NEW YORK ( TheStreet) -- The "Fiscal Cliff" is nonsense.It's completely man-made, and it's not really a bad thing. It's deficit reduction. You know, cut spending and raise taxes in equal measure. Get out of the red. The measure would, over two years, cut our annual deficit by nearly three quarters, according to the Congressional Budget Office. (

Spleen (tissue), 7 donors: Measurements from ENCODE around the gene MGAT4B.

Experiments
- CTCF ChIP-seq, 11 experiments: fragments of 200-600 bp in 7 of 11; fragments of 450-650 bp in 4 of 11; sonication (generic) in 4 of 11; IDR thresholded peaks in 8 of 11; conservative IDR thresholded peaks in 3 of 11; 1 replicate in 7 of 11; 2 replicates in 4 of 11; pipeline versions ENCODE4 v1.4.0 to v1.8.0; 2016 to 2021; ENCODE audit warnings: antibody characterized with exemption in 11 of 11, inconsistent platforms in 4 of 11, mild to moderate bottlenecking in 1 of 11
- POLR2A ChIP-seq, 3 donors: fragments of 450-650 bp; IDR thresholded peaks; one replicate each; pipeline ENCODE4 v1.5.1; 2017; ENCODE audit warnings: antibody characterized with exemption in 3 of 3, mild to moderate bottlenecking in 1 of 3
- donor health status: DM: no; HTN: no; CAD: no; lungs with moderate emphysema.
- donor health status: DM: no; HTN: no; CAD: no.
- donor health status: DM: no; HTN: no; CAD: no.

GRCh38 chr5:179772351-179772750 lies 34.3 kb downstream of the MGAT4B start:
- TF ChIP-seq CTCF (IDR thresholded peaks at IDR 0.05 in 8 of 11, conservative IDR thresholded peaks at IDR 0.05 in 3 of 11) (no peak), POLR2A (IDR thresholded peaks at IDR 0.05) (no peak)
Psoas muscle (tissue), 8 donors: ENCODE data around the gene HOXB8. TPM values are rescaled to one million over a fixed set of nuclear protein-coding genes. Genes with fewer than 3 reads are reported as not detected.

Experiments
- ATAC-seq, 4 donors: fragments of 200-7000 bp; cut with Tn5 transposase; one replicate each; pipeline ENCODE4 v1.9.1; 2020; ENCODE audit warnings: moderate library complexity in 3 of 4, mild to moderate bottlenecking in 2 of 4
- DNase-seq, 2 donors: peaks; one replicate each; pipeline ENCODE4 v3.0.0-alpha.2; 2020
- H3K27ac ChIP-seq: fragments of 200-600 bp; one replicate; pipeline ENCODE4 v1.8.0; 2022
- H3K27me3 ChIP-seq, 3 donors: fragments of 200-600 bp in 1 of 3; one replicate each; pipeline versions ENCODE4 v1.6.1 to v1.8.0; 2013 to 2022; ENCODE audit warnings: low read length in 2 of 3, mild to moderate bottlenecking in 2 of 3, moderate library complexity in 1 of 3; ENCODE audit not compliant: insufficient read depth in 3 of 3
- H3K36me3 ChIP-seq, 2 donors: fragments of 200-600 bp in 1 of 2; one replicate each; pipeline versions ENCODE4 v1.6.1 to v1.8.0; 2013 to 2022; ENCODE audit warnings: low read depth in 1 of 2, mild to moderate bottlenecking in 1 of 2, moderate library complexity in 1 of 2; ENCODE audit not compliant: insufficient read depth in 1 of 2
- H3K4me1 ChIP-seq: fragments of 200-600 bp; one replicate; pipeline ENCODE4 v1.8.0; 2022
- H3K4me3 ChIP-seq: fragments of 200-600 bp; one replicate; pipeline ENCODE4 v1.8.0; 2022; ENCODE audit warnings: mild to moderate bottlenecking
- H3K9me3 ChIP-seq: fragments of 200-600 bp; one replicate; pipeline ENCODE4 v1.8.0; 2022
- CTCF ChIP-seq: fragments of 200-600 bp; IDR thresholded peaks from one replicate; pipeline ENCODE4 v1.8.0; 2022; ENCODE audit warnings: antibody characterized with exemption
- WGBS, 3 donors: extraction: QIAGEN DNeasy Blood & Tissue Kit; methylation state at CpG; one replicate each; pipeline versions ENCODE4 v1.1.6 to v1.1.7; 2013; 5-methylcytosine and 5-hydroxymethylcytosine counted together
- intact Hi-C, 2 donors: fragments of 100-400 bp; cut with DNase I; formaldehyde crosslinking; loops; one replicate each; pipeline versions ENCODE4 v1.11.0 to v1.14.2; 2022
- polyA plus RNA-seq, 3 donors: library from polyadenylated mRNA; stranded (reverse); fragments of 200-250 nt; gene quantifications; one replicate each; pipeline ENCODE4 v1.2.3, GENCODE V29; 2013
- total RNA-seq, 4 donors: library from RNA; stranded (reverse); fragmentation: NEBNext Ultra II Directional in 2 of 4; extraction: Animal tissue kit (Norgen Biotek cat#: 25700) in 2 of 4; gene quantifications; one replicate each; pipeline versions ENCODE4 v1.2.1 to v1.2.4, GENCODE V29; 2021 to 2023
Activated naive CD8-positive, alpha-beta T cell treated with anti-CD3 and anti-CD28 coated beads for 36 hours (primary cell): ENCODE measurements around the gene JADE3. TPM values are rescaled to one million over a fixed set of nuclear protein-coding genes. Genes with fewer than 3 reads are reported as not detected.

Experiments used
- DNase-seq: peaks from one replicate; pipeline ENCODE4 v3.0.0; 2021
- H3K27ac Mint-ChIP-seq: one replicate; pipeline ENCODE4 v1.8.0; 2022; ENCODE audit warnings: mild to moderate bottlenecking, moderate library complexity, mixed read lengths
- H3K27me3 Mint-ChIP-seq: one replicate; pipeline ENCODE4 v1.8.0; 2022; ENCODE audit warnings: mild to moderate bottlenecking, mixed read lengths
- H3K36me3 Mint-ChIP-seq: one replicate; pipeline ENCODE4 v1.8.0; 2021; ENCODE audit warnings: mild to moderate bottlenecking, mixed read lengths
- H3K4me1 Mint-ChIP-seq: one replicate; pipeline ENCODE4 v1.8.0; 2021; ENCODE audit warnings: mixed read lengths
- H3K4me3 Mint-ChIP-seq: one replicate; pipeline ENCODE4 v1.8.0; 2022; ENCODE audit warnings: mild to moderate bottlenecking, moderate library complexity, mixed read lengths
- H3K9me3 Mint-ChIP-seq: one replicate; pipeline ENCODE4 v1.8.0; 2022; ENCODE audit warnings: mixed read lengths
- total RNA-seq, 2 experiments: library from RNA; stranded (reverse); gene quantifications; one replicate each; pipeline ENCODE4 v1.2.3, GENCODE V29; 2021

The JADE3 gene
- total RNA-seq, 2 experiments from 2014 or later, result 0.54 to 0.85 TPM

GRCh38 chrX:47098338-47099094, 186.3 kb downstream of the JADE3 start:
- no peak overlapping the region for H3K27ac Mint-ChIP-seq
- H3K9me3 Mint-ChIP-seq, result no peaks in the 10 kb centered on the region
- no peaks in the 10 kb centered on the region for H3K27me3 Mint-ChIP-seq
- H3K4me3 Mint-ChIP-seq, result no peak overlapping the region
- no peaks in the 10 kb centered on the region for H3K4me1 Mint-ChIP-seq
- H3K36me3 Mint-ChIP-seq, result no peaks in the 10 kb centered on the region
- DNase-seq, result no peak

You should always have your favorites handy for such emergencies. I call this list my "panic sheet" because when everyone else is panicking I whip it out and start getting greedy. I think Apple ( AAPL) is dirt cheap at these levels. An earnings multiple well below the market plus a 2.55% yield? That's what I call an after-Christmas sale. Or how about some JPMorgan Chase ( JPM)? Banking is a great business, the company seems to have shed much of its garbage, and a drop from the current level of about $43/share could let you get in at an earnings multiple of just nine, plus the dividend. Don't like the banks? Well, Exxon Mobil ( XOM) is selling at a similar multiple, with a similar yield to both Apple and JPMorgan. The point is the economy is poised for growth, and Congress is not going to muck it up. The arguments are all over how much deficit reduction won't be done now, not whether it will be done. Any compromise that's reached will be a "win" for the constituency whose goodies are taken back. Any compromise that isn't reached will help our nation's balance sheet, which everyone who's screaming "fiscal cliff" claims is the problem we must address. This piece was written on Friday. It's possible a deal was reached that day or over the weekend or is being voted on as you read this. If that's the case, just put your "panic sheet" back into the desk and go back to business as usual. Have a great New Year, don't get too hungover, and we'll see you bright-eyed and bushy-tailed on Wednesday morning. Because you don't want to miss 2013. I see some great opportunities ahead. At the time of publication, the author had a position in AAPL. Follow @DanaBlankenhorn This article is commentary by an independent contributor, separate from TheStreet's regular news coverage.